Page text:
Smart Growth for Vernon, CT
Historic status for old kindergarten building up for debate

By Jason Rowe
Journal Inquirer
October 19, 2006

VERNON - The historic status of the former kindergarten building on Hartford Turnpike will be discussed at a public hearing scheduled for next month.

The Town Council will have a public hearing on Nov. 21 at 7:35 p.m. in the town's senior center to discuss the status of the building, which town officials hope can be transformed into a cultural attraction for the town.

On Tuesday, the town's Local Historic Properties Commission submitted a report to the Town Council outlining the building's historical characteristics. The report is a product of months of work by the commission, which has already received approval of the study from the state's Commission on Culture and Tourism.

The building, which was constructed during the 1920s, sits on a town-owned parcel on the corner of Hartford Turnpike and Center Road, which also contains the police department, new public safety building, and Center Road School.

The town has already hired an architect to look at possible uses for the old building, which originally served as a school for poor and homeless youth in Tolland County until the town acquired the structure during the 1950s.

Using a $16,000 state grant, the architect, Schoenhardt Associates of Simsbury, has been asked to look at the cost of renovating the structure.

Officials have floated the idea of transforming the building into a workspace for artists, storage space, or a display space for artistic or historic exhibits.

Local Historic Properties Commission Chairman Robert B. Hurd said the historic designation would make the building eligible for grant funding, which could be used for future rehabilitation projects.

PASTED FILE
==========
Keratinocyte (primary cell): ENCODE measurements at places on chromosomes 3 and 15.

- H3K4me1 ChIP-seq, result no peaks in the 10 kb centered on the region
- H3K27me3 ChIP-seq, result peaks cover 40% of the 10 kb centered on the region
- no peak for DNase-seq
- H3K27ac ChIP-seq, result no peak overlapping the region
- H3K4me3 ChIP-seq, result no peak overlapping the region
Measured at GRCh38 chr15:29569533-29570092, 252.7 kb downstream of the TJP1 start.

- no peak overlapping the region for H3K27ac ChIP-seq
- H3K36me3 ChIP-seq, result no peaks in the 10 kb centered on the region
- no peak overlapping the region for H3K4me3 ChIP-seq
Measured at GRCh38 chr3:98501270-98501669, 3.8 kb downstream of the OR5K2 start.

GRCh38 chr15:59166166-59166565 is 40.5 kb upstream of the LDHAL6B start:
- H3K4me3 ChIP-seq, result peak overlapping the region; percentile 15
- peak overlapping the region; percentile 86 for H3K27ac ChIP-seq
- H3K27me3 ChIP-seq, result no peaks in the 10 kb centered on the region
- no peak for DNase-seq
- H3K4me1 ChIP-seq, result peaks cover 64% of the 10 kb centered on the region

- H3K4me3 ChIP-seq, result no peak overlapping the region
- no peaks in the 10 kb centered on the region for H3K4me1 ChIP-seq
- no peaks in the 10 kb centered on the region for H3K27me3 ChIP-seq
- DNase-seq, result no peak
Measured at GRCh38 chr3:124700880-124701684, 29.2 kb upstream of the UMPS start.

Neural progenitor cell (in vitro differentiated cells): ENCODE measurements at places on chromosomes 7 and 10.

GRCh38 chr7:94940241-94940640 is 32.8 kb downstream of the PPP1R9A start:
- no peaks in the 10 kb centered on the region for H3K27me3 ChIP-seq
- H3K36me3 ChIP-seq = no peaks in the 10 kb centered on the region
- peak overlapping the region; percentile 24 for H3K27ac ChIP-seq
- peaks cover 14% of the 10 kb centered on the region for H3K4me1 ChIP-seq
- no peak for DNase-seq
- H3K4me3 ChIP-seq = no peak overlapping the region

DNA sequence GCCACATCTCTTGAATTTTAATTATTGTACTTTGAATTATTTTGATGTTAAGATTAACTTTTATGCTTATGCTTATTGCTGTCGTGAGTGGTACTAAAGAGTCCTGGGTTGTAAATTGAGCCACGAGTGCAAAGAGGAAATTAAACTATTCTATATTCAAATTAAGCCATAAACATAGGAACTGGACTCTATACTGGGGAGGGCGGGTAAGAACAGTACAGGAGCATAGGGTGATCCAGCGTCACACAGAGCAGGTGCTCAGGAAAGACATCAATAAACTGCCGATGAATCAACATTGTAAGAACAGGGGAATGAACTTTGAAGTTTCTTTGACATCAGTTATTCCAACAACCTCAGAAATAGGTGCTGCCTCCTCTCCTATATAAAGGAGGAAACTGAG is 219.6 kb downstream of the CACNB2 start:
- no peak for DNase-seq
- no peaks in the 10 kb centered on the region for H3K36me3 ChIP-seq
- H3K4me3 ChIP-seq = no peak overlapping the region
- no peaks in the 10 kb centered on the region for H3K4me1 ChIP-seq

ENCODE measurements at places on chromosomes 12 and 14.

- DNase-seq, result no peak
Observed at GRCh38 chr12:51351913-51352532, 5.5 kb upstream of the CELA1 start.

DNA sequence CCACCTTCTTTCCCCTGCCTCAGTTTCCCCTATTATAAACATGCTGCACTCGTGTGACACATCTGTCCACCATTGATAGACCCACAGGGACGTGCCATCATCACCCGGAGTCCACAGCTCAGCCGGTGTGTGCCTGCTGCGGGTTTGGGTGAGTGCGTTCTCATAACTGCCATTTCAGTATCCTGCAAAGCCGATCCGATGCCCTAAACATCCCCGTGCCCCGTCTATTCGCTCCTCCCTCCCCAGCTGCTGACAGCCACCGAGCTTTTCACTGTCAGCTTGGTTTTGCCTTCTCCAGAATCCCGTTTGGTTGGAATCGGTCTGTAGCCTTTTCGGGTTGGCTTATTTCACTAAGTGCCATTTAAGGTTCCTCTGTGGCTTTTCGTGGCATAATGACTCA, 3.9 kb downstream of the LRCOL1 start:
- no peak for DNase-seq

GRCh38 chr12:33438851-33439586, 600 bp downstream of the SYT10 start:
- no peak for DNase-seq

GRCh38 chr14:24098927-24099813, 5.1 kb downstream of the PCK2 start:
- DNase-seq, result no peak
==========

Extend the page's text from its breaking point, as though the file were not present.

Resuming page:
"It gives you another source of revenue for preserving the building and putting it to constructive use," Hurd said today.

The study, which contains several pictures of the building's interiors, contains a narrative history of the building, including newspaper accounts of the structure's construction.

"According to a neighbor, the fine new county home school was the envy of the entire neighborhood where the children of the surrounding farmers still attended one-room schoolhouses," the report states. "The auditorium with its small stage was an especially attractive feature, and to be invited to the school for a performance of any kind was a rare treat."

Many of the building's original architectural features remain, including paneled doors, wainscot, and chalkboards.

After World War II and the construction of the Wilbur Cross highway - now Interstate 84 - through town, Vernon's school system became overwhelmed and the old school building was used as a stopgap option until a new school building could be constructed, according to the report.

The town later purchased the building from the county and used it to house local kindergarten students, but as new school building's opened locally, the structure was no longer needed as a primary classroom space.

After the departure of the kindergarten students in the mid-1970s, adult education classes were held in the building until the early 1990s.

Since that time, the building has largely sat vacant and has been used as storage space.

Although the building is relatively young in age compared to other New England landmarks, Hurd said the structure's age and its connection to the now-defunct county system of government gives it historic credibility.

Speaking to potential renovations and the addition of parking areas, Hurd told the Town Council Tuesday that the building's front lawn and the side lawn adjacent to Center Road should remain in tact to preserve the character of the structure.

©Journal Inquirer 2006